Back to Basics: Walking the Talk

In Matthew 22:34-40 we had a deceptive lawyer (“scribes of the Pharisees”, Mark described him in a more favorable light) asking Jesus a fundamental question.  In his deception he could not realize the significance of his question but Jesus used the moment, as he often does, as a teaching moment.

I believe that the answer speaks to the foundation of our Christian faith.  Judeo-Christian faith is filled with significance and the symbolisms in the Old Testament (OT) that are fulfilled in the NewTestament and we are to be able to apply them in our everyday life.  You cannot have and apply the OT without the application of the NT. So, the lawyer’s question sought to question Jesus’ commitment to the fundaments of the faith as given in the commandments in the OT.

I pause to call to remembrance the fundamental mission of the Church.  We at Bethel have embraced this mission and stand now to remind ourselves of our individual responsibilities to this mission.  The core mission of the Church is, the sending of the Church with the good news of forgiveness, reconciliation, restoration and love.  This message is holistic and is rooted on Biblical doctrines working through the church. This mission is practical, contextual, it can be translated into practice it is ecclesiastical (relates to the church) and eschatological (it is about the future of the soul).  This “Missions call for obeying the Great Commandment the fulfillment of the Great Commission and the practical demonstration of the Great Compassion.”

In Matthew 28:18 to 20 we have the scripture verses, which will be our focus during this year.  It embodies the invitation of God to join Him in this wonderful plan of salvation.  Jesus reminded the disciples, and by extension every Christian, that His instructions came from and authorized source.  He was not just commanding us in isolation, no, the Father has granted Him this authority and in turn He was relaying the Fathers’ wishes.  What a wonderful opportunity, the Almighty God is inviting us to join Him in what He is doing.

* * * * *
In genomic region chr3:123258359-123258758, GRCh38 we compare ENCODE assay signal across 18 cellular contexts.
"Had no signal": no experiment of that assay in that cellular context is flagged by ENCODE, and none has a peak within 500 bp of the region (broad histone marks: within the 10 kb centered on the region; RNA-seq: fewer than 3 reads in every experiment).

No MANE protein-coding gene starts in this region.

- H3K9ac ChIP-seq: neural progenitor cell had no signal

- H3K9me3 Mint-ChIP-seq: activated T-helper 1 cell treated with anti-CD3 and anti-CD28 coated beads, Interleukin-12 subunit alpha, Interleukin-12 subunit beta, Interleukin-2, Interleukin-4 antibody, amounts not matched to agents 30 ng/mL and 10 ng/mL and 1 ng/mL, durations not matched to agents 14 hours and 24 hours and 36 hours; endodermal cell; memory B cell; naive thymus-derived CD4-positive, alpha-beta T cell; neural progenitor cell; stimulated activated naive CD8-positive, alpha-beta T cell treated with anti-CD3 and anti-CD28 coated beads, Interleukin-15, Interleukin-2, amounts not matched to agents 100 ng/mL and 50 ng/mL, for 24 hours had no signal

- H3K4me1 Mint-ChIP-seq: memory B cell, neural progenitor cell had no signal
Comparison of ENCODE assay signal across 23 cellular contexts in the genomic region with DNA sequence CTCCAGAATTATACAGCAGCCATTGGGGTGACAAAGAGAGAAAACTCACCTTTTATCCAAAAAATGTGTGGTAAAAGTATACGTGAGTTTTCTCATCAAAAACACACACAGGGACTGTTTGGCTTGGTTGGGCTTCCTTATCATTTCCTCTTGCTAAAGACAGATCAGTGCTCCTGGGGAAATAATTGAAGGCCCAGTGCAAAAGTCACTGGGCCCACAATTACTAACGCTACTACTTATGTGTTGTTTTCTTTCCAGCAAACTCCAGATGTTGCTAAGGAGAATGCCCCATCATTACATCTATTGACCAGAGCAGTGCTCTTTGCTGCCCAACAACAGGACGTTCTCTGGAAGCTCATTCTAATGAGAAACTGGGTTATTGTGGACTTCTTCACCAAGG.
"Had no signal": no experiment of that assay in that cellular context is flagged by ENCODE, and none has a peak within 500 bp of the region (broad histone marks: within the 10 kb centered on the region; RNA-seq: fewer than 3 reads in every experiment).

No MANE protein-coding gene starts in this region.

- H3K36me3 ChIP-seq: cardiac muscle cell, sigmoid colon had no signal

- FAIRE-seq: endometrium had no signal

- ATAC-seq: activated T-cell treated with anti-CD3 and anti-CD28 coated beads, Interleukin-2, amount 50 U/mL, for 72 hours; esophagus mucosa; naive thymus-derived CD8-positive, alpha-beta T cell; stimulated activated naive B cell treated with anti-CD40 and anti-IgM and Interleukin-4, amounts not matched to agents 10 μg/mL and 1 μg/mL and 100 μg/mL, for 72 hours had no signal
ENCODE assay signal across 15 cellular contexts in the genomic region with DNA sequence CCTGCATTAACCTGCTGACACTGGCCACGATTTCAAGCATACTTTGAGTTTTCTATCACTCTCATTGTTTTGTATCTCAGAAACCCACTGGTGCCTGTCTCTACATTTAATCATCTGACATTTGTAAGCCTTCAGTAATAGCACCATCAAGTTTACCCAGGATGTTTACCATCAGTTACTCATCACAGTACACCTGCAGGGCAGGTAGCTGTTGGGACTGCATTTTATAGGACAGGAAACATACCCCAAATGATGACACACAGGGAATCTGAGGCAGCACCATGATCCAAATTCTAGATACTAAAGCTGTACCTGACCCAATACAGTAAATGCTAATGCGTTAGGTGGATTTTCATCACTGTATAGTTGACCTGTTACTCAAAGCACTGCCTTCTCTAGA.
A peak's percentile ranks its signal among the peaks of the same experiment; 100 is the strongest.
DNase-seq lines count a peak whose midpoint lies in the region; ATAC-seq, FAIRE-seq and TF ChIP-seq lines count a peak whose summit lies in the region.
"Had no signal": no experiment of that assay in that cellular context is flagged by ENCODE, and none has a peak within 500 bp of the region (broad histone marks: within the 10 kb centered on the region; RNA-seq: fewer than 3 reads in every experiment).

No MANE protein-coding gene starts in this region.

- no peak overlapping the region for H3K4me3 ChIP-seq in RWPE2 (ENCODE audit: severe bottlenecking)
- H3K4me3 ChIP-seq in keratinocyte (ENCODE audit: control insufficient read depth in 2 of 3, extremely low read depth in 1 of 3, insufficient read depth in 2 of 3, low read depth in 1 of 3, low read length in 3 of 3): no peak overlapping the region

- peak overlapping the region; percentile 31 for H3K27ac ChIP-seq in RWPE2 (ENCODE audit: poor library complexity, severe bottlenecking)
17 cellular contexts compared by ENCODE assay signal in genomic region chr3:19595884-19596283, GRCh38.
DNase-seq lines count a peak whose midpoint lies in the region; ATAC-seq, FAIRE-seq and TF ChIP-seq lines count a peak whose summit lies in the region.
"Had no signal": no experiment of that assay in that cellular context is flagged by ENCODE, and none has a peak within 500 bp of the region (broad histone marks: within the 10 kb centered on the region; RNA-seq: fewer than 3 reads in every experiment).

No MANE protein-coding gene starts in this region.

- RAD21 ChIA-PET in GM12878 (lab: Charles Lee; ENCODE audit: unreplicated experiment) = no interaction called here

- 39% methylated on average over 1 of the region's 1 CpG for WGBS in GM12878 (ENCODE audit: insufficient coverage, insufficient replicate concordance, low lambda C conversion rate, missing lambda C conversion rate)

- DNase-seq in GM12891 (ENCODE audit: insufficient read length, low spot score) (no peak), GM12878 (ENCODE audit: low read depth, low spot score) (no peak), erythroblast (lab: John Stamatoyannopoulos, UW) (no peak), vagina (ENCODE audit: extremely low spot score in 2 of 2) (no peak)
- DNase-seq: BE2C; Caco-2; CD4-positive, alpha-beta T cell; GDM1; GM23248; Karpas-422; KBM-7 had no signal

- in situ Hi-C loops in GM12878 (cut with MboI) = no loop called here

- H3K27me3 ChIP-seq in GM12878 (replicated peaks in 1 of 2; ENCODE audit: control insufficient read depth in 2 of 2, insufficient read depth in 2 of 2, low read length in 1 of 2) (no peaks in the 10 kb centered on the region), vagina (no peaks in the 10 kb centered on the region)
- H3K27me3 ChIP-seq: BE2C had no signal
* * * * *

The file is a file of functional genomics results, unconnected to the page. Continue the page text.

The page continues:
What we are asked to do is to obey the great commandment (love), the great commission (go), and fulfill the great compassion (do).  In God’s agenda, are things He is doing in order to restore our broken relationship.  Every person can help to advance the Kingdom since it has no borders and it has an individual and a universal view. Christians must move onto God’s agenda if we are going to fulfill His call on our lives to join Him where He is working.  We are servants of the King, and as such, we serve at the pleasure of the King.  Matthew 6:33 reminds us to seek or pursue the Kingdom of God and God’s righteousness first, and then God will provide us with everything we need.  The onus is on us to pursue the things of God’s Kingdom.  It is in this pursuit that our will begins to lineup with God’s will.

If we are going to go back to basics we have to be comfortable embracing the historical nature of our faith and be willing to apply them in our everyday life.

In response to the question asked by the lawyer, Jesus replied

Matthew 22:37 x‘You shall love the Lord your God with all your heart, with all your soul, and with all your mind.’ 38 This is the first and great commandment. 39 And the second is like it: y‘You shall love your neighbor as yourself.’ 40 zOn these two commandments hang all the Law and the Prophets.” [1]